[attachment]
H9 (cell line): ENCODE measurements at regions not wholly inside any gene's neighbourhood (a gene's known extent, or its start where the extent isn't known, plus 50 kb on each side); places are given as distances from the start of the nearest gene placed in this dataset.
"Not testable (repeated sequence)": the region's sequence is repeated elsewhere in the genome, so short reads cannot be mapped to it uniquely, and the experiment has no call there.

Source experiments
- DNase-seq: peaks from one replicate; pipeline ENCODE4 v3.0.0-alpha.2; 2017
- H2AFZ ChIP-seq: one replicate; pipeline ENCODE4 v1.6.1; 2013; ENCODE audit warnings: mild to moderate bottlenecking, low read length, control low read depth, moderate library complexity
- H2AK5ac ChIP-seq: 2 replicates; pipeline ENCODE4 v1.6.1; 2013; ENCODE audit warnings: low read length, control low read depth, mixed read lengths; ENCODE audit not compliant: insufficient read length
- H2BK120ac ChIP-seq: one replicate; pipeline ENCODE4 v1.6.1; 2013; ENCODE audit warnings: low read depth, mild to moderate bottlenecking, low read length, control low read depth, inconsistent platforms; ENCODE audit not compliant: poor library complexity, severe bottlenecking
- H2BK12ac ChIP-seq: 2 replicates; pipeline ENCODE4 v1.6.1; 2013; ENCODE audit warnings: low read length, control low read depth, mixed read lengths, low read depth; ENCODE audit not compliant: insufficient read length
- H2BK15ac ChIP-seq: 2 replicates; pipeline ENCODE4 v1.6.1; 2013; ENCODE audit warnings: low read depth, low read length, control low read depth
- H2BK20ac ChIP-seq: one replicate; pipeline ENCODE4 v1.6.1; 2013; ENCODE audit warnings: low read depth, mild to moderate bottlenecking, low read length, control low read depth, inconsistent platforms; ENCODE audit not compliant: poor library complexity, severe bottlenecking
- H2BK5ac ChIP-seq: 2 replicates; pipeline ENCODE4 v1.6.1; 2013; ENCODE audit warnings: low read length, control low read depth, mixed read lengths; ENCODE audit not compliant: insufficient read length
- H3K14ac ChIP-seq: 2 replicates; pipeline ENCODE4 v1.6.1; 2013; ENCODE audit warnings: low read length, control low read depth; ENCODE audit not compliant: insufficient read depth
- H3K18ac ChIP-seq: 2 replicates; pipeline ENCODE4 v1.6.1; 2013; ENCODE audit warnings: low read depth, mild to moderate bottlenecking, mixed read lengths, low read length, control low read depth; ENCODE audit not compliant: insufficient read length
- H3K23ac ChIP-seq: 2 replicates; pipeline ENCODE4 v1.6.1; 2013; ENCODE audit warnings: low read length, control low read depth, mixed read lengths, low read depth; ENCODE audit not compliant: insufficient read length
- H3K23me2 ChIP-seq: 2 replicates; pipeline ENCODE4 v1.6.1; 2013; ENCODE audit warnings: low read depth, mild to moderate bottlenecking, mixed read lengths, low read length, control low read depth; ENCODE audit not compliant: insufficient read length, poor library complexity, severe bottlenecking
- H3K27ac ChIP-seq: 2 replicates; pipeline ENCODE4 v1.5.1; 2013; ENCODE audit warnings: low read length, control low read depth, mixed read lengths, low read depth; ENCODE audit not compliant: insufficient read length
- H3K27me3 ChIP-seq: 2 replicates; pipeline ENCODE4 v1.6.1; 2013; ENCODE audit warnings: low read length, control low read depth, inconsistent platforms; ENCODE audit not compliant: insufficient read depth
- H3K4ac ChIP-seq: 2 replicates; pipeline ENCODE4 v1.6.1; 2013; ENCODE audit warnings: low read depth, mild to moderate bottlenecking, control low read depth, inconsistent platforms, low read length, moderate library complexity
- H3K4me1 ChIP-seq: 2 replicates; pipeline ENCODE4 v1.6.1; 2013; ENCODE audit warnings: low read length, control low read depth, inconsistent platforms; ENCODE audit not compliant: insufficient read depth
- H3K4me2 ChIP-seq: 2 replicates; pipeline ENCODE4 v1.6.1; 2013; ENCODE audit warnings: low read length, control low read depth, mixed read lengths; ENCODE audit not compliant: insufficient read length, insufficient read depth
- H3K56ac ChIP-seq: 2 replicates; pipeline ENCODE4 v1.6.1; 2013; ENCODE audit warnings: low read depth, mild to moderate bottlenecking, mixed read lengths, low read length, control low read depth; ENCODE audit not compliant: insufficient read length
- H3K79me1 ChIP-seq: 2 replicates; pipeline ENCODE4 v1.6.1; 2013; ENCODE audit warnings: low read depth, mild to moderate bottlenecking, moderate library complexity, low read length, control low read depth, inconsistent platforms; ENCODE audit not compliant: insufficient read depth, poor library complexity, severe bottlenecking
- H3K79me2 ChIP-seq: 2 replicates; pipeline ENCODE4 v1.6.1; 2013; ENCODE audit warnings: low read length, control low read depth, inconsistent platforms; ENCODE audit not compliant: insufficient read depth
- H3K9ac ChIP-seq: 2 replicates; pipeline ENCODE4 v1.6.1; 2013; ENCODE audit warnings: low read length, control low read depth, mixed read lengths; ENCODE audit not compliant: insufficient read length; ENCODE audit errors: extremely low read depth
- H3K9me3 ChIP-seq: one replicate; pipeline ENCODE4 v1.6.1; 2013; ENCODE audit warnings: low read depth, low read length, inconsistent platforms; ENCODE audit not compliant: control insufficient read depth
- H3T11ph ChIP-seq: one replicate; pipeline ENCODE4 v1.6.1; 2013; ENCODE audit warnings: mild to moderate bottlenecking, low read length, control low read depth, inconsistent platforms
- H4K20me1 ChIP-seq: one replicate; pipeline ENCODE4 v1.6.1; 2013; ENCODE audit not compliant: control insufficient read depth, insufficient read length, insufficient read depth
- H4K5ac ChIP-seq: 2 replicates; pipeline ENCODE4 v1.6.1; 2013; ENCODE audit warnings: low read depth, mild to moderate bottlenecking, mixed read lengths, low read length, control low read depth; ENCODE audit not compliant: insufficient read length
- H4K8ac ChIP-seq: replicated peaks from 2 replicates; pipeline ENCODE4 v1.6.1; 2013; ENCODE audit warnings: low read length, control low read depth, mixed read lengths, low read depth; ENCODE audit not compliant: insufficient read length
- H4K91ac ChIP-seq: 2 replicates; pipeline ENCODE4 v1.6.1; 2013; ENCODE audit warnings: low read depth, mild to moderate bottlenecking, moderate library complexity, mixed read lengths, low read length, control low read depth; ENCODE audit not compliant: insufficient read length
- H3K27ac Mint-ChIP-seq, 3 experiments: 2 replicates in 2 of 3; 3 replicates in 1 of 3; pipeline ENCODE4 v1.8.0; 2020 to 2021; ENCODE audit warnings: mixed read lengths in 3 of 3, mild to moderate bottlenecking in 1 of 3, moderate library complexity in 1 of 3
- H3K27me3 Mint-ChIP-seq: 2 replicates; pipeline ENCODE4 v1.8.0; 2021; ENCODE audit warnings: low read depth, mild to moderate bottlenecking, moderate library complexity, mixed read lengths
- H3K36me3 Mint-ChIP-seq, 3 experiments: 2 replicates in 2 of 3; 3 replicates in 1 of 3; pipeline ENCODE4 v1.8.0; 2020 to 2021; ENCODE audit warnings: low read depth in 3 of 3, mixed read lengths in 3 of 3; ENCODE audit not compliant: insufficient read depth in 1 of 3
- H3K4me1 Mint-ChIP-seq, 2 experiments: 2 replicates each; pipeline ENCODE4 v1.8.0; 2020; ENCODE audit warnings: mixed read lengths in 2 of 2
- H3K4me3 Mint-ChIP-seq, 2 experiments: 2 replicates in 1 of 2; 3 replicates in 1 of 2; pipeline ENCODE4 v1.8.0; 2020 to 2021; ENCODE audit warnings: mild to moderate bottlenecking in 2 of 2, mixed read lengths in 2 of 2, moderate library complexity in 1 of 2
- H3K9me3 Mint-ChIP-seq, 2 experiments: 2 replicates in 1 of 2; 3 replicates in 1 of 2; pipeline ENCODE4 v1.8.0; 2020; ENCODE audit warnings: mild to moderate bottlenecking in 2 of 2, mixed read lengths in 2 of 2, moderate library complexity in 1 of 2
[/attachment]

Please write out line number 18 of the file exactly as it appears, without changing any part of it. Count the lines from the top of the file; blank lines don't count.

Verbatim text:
- H3K4ac ChIP-seq: 2 replicates; pipeline ENCODE4 v1.6.1; 2013; ENCODE audit warnings: low read depth, mild to moderate bottlenecking, control low read depth, inconsistent platforms, low read length, moderate library complexity